On April 30, 2020, a remembrance concert will take place at UNC Charlotte to honor the victims of the April 30 shooting.
Almost a year ago, on April 30, 2019, a gunman opened fire at the Woodford A. Kennedy building, wounding four students, Rami Alramadhan, Sean DeHart, Emily Houpt and Drew Pescaro, and killing two others, Ellis Reed Parlier and Riley Howell.
To honor the memories of Howell and Parlier and everyone affected by the shooting, a concert titled “United: A Remembrance Concert” will be held on Thursday, April 30, 2020, the one-year anniversary of the shooting.
The concert will take place at the Belk Theater at the Blumenthal Center for Performing Arts in downtown Charlotte. The concert will be hosted by Don Dahler, a correspondent for CBS and an alumnus of Charlotte ('91).
The festivities will begin at 7:30 pm. Ticket prices are $10 for students and faculty of the University and $25 for other attendees. Tickets are available on the Blumenthal website.
The proceeds will go toward the April 30 Remembrance Fund, a campus organization that was created by Chancellor Philip L. Dubois following last year’s tragedy. The proceeds will go toward building a permanent memorial between Kennedy 234 and 236, the site of the shooting, to honor the lives of Howell and Parlier.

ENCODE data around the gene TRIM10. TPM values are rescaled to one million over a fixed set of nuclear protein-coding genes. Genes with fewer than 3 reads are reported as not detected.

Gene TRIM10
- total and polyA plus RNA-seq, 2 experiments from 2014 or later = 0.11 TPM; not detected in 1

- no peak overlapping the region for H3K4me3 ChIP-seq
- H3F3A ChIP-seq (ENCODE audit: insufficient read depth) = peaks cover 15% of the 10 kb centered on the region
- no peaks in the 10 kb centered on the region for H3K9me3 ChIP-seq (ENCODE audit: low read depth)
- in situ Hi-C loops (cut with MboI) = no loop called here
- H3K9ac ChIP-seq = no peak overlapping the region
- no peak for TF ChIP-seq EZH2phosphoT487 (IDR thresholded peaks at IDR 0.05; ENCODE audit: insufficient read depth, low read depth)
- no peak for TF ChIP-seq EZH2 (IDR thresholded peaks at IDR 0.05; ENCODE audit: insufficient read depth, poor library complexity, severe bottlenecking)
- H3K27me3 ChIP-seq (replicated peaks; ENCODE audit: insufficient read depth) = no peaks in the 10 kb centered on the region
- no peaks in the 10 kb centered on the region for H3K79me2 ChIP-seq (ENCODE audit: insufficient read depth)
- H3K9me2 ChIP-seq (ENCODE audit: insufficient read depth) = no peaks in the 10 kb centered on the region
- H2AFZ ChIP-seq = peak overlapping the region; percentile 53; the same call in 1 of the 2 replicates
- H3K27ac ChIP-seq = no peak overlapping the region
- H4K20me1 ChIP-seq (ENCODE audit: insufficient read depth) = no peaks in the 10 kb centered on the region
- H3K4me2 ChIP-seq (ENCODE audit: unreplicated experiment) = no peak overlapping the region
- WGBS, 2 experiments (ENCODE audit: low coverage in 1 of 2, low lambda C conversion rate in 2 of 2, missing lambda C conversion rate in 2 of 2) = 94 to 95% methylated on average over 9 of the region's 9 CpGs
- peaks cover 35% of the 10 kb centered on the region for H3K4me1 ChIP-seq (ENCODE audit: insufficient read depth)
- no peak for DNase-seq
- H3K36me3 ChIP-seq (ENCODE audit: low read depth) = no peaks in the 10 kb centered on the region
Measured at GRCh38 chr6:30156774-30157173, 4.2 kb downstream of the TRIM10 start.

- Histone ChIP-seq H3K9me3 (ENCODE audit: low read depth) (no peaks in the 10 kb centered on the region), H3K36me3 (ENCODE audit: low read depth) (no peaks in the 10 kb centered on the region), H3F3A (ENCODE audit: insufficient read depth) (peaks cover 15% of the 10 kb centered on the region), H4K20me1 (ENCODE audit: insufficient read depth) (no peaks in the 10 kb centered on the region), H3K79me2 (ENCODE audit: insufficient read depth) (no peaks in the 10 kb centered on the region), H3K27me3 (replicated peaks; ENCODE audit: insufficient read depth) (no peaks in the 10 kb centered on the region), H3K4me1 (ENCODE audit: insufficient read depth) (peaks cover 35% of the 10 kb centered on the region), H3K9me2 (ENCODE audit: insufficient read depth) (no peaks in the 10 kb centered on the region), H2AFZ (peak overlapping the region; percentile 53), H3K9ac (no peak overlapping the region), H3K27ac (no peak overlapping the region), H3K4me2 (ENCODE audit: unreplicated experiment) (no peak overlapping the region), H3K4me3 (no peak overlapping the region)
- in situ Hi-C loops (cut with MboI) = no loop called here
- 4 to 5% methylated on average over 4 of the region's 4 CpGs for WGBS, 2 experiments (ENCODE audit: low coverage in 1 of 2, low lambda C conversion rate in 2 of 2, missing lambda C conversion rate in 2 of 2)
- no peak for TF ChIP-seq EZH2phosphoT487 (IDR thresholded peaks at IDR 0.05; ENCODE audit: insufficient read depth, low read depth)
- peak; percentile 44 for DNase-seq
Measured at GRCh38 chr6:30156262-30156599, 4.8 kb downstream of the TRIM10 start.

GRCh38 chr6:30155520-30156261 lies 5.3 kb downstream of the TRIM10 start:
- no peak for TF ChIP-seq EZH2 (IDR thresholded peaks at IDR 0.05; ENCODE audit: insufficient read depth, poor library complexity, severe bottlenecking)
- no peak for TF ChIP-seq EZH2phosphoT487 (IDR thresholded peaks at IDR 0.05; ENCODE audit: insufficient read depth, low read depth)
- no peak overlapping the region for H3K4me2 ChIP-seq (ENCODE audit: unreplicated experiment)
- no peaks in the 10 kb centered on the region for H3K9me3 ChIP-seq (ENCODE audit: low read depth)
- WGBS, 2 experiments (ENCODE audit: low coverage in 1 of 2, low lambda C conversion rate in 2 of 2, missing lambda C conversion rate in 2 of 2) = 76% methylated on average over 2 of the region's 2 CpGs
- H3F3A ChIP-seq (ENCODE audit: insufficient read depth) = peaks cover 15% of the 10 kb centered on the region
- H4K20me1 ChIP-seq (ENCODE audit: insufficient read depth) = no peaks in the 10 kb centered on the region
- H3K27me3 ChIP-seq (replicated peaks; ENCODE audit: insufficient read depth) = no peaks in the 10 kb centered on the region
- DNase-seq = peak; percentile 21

Attendees can look forward to performances by Christopher Warren-Green and the Charlotte Symphony Orchestra as well as performances by Charlotte students, faculty, staff and alumni, including an original composition by John Allenmeir.
There will also be a video to honor the victims and pay tribute to the University in wake of the shooting last spring.
“While nothing can be done to erase the memories and feelings of that day,” Dubois said, “it is my hope that this exhibition of song, dance and art will serve as a meaningful tribute to Reed Parlier, Riley Howell and all those who were affected by the events of April 30, 2019.”
There will be no classes held at the University that day. It will allow students and faculty to honor those lost on April 30, 2019, widely considered the darkest day in UNC Charlotte history.